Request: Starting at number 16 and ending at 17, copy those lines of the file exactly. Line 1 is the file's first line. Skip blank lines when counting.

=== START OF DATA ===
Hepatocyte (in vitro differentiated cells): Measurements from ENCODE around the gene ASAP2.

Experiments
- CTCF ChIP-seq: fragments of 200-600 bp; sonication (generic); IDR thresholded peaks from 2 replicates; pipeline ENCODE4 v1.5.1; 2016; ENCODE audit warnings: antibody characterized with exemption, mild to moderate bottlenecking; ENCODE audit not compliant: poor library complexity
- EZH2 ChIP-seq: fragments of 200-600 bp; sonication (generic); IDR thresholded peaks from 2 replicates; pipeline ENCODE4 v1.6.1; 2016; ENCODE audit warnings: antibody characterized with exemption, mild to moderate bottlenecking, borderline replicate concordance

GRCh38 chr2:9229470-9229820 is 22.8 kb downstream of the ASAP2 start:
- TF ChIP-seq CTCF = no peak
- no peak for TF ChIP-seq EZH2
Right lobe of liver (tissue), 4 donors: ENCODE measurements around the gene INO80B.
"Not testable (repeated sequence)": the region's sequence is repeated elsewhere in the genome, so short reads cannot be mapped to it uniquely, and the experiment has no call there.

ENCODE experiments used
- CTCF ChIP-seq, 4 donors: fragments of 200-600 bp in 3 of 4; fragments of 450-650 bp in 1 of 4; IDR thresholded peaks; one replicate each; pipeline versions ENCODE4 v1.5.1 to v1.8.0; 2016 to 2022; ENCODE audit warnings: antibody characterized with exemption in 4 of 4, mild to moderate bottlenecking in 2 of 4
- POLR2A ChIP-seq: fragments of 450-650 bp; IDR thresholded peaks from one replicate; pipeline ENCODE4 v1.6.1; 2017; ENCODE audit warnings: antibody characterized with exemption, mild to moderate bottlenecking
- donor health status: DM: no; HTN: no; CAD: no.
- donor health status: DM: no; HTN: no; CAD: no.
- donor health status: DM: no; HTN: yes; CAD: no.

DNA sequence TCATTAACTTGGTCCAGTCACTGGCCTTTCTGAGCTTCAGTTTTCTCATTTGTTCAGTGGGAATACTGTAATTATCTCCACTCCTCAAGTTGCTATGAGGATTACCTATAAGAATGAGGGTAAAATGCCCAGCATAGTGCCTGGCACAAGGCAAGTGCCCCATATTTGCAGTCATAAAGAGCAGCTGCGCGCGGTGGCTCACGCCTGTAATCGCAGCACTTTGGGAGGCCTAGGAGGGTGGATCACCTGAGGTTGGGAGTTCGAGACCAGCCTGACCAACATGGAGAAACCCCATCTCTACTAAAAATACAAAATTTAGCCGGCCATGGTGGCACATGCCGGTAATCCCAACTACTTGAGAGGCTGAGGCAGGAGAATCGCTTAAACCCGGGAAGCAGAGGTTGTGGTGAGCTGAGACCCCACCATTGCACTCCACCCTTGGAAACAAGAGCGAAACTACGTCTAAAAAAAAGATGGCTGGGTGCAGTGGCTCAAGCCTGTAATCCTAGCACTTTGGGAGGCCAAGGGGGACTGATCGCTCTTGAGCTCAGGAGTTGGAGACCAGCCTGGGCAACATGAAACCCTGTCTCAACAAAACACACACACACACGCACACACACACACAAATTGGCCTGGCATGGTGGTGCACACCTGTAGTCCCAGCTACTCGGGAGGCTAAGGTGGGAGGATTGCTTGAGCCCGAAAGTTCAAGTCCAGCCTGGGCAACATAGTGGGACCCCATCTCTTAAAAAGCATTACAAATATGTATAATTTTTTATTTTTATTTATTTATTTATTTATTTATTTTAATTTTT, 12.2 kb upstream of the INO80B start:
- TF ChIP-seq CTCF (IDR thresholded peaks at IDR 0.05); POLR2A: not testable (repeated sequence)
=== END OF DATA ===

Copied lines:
DNA sequence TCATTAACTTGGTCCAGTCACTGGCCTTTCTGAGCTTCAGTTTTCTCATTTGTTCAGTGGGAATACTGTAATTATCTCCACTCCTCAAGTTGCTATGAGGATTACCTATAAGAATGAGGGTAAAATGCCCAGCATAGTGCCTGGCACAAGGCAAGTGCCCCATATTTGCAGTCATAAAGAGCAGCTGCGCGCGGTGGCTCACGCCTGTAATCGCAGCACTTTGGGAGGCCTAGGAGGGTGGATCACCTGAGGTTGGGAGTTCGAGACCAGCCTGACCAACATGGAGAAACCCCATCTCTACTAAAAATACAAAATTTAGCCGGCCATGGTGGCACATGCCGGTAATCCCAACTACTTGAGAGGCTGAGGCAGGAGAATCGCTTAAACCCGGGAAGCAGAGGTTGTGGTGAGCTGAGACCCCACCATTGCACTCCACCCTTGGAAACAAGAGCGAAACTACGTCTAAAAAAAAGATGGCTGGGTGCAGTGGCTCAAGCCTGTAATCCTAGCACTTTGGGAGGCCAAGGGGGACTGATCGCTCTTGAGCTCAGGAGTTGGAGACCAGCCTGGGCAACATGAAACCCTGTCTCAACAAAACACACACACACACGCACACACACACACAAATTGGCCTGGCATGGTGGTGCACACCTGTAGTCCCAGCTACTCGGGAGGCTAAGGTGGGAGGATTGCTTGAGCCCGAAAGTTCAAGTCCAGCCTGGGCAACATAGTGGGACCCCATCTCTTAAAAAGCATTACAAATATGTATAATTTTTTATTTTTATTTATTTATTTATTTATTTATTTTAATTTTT, 12.2 kb upstream of the INO80B start:
- TF ChIP-seq CTCF (IDR thresholded peaks at IDR 0.05); POLR2A: not testable (repeated sequence)